Had they too long gazed upon this resplendent spectacle, as their eyes had been blinded, so their hearts had perhaps grown to an over-bold familiarity. with that heavenly object; how seasonably doth the cloud intercept it! The wise God knows our need of these vicissitudes and allays. If we have a light, we must have a cloud ; if a light to cheer us, we must have a cloud to humble us. It was so in Sinai, it was so in Sion, it was so in Olivet; it shall never be but so. The natural day and night do not more duly interchange, than this light and cloud. Above, we shall have the light without the cloud, a clear vision and fruition of God without all dim and sad interpositions : below, we cannot be free from these mists and clouds of sorrow and misapprehension.

But this was a bright cloud ; there is a difference betwixt the cloud in Tabor, and that in Sinai ; this was clear, that darksome; there is darkness in the law, there is light in the grace of the gospel ; Moses was there spoken to in darkness, here he was spoken with in light. In that dark cloud there was terror, in this there was comfort ; though it was a cloud then, yet it was bright; and though it was bright, yet it was a cloud : with much light there was some shade. God would not speak to them concerning Christ, out of darkness; neither yet would he manifest himself to them in an absolute brightness : all his appearances have this mixture. What need I other instance, than in these two saints ?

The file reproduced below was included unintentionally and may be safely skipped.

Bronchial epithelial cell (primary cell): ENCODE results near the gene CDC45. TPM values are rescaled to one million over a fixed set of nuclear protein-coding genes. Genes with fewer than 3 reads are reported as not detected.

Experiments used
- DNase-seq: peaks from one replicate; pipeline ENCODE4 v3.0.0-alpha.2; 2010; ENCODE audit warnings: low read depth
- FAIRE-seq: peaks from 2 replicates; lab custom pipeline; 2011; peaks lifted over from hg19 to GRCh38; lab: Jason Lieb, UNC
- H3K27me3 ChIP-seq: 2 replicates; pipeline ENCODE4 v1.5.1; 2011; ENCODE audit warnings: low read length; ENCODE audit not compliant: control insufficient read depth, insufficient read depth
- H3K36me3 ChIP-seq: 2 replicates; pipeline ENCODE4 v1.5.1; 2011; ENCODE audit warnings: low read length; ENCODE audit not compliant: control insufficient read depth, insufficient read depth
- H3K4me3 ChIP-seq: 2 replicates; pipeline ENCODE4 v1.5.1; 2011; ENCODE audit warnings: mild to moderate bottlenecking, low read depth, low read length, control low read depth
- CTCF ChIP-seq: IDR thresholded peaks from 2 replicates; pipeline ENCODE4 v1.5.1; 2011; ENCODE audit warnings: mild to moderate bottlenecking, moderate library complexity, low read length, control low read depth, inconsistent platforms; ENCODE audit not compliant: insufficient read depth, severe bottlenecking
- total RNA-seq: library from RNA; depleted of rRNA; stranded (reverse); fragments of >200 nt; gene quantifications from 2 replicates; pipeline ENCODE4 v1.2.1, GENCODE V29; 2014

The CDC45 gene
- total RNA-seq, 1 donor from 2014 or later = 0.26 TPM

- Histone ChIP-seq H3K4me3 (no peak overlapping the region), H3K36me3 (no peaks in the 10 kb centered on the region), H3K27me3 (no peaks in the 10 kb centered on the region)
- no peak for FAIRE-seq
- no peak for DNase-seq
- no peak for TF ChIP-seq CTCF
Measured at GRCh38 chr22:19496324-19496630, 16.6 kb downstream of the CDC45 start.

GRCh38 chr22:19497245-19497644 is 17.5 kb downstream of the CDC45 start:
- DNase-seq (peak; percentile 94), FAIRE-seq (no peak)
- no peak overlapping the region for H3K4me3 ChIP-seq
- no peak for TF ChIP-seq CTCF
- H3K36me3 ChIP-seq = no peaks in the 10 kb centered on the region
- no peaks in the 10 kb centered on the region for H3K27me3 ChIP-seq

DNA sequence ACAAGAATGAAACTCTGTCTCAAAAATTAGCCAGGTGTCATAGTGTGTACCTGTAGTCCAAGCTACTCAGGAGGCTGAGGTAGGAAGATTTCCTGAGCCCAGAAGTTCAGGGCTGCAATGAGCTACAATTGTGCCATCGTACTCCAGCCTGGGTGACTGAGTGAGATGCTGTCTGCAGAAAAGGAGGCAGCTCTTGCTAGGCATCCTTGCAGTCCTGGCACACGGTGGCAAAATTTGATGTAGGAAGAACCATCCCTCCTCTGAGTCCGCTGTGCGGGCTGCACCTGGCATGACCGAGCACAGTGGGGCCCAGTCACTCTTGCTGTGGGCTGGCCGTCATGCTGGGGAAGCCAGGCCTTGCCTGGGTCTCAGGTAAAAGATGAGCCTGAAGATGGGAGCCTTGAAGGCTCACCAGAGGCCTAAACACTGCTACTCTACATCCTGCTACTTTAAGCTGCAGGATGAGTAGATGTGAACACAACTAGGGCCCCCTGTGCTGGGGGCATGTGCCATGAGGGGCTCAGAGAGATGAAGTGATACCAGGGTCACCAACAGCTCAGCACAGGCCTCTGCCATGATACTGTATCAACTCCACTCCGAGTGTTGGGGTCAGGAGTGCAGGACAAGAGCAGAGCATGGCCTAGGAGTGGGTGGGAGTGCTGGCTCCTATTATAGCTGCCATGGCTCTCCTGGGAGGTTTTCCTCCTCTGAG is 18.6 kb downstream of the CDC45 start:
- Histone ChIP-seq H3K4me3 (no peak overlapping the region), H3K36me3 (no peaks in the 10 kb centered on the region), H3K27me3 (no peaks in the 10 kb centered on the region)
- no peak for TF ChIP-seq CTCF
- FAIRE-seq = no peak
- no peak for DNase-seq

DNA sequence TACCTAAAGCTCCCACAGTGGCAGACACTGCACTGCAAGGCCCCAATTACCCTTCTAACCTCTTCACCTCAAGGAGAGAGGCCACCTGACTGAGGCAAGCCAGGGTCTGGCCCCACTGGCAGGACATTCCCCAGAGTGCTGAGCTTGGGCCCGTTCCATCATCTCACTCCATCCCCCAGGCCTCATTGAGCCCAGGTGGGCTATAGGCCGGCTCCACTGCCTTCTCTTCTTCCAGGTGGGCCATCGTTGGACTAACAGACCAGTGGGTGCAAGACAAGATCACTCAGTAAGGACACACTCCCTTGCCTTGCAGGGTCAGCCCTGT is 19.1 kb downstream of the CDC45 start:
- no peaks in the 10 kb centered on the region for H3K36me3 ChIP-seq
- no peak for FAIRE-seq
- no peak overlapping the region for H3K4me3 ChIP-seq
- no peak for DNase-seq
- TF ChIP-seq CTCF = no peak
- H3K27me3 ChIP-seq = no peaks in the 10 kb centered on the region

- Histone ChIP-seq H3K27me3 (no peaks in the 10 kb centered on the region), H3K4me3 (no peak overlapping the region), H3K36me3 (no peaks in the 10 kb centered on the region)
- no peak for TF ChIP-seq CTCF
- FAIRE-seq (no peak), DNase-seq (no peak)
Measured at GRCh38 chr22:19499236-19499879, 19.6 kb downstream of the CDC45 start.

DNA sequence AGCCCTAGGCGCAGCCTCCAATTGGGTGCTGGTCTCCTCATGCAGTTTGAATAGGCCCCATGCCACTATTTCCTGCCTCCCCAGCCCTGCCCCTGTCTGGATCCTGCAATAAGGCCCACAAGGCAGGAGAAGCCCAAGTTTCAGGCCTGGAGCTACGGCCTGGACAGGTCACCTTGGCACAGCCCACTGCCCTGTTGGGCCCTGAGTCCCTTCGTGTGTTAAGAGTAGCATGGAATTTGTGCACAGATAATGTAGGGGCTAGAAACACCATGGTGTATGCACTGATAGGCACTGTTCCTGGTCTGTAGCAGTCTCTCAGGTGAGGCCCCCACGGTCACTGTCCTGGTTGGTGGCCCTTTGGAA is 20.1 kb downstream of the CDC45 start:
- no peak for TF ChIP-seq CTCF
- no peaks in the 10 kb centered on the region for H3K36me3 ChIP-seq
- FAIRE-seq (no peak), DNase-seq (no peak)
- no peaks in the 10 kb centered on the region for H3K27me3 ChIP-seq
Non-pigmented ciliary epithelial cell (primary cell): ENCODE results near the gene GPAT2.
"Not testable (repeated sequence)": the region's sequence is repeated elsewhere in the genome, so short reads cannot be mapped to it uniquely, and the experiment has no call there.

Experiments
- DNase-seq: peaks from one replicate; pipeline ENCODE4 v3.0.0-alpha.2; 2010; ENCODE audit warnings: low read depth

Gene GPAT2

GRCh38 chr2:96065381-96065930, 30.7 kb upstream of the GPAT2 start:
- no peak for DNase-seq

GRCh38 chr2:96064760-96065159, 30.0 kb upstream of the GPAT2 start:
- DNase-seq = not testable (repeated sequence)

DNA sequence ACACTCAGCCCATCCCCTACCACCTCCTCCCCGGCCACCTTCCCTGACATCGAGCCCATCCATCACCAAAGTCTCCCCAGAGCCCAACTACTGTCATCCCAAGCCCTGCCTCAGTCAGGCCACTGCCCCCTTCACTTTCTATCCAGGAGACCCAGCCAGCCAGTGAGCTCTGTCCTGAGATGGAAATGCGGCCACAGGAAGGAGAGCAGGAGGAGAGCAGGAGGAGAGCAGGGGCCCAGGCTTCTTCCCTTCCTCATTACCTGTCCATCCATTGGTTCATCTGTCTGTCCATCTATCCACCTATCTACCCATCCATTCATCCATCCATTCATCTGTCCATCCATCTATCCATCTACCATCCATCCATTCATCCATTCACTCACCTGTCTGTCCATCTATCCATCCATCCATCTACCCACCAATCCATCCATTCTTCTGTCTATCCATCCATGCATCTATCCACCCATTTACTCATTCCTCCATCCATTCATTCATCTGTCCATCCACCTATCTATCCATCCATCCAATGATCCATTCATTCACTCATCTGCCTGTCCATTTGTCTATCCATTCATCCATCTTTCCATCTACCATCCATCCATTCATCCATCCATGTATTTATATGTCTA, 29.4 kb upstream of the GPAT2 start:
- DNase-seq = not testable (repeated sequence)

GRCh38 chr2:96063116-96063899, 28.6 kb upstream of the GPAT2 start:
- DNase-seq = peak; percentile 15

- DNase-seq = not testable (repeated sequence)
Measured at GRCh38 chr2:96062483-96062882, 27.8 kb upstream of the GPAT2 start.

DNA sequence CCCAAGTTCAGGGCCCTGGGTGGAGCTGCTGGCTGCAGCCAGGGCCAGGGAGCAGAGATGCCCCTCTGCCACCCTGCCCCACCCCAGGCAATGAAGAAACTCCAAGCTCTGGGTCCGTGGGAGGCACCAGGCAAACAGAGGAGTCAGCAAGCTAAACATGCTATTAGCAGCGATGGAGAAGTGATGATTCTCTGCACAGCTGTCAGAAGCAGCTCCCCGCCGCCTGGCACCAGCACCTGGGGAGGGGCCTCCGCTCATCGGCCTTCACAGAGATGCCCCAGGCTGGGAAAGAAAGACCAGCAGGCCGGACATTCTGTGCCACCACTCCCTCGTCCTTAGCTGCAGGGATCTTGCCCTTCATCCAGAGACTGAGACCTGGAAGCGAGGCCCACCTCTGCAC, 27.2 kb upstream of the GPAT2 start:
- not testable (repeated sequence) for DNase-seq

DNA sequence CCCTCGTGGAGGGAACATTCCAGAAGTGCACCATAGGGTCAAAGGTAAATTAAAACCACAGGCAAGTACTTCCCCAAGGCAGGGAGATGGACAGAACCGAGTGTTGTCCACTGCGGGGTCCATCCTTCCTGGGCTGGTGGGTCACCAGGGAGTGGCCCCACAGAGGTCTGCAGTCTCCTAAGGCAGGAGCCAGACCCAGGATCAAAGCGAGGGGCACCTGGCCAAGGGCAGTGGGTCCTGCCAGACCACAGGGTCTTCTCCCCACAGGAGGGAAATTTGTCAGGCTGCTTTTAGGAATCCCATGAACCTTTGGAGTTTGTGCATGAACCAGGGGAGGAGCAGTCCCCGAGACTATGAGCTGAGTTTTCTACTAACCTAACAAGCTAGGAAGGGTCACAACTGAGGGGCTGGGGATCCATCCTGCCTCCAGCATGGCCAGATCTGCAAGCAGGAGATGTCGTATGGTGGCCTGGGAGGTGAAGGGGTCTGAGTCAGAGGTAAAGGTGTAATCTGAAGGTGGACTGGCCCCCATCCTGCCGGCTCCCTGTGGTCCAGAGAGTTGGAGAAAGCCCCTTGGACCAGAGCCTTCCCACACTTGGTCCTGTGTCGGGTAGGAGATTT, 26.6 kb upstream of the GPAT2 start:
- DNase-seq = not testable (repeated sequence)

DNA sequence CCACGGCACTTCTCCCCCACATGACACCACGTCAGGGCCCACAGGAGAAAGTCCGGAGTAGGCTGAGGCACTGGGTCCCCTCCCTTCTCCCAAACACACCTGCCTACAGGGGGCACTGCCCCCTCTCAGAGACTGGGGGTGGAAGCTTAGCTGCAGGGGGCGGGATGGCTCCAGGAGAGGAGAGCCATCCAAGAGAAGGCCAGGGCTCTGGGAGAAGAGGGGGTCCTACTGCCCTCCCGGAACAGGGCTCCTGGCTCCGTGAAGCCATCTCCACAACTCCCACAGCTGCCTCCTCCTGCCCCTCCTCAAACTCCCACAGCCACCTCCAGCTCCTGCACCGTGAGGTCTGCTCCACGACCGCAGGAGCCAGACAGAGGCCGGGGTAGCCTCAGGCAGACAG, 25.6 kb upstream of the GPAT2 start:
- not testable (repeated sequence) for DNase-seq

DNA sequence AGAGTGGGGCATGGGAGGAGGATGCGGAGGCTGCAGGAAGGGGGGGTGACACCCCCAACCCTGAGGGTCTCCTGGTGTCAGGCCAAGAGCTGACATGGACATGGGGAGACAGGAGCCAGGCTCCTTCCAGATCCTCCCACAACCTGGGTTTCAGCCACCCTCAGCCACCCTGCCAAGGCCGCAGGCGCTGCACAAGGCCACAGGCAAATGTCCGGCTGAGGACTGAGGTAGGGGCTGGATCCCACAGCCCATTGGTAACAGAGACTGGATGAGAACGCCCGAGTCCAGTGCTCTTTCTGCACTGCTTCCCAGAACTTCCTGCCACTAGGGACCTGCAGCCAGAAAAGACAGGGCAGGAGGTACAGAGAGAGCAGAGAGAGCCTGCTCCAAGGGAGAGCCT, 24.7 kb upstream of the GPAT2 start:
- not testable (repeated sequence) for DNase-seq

Moses spake oft to God, mouth to mouth: yet not so immediately, but that there was ever somewhat drawn, as a curtain, betwixt God and him ; either fire in Horeb, or smoke in Sinai: so as his face was not more veiled from the people, than God's from him. Elias shall be spoken to by God, but in the rock and under a mantle. In vain shall we hope for any revelation from God, but in a cloud. Worldly hearts are in utter darkness, they see not so much as the least glimpse of these divine beams, not a beam of that inaccessible light: the best of his saints see him here but in a cloud, or in a glass. Happy are we, if God has honoured us with these divine representations of himself; once in his light, we shall see light.

I can easily think with what amazedness these three disciples stood compassed in that bright cloud, expecting some miraculous event of so heavenly a vision; when suddenly they might hear a voice, sounding out of that cloud, saying, “This is my beloved Son, in whom I am well pleased, hear him.” They need not be told whose that voice was ; the place, the matter evinced it; no angel in heaven could, or durst have said so. How gladly doth Peter afterwards recount it; for “he received from God the Father honour and glory, when there came such a voice to him from the excellent glory, This is

my beloved Son, in whom I am well pleased, hear him.'

It was only the ear that was here taught, not the eye; as of Horeb, so of Sinai, so of Tabor, might God say, Ye saw no shape, nor image, in that day that the Lord spake unto you. He, that knows our proneness to idolatry, avoids those occasions which we might take to abuse our own fancies.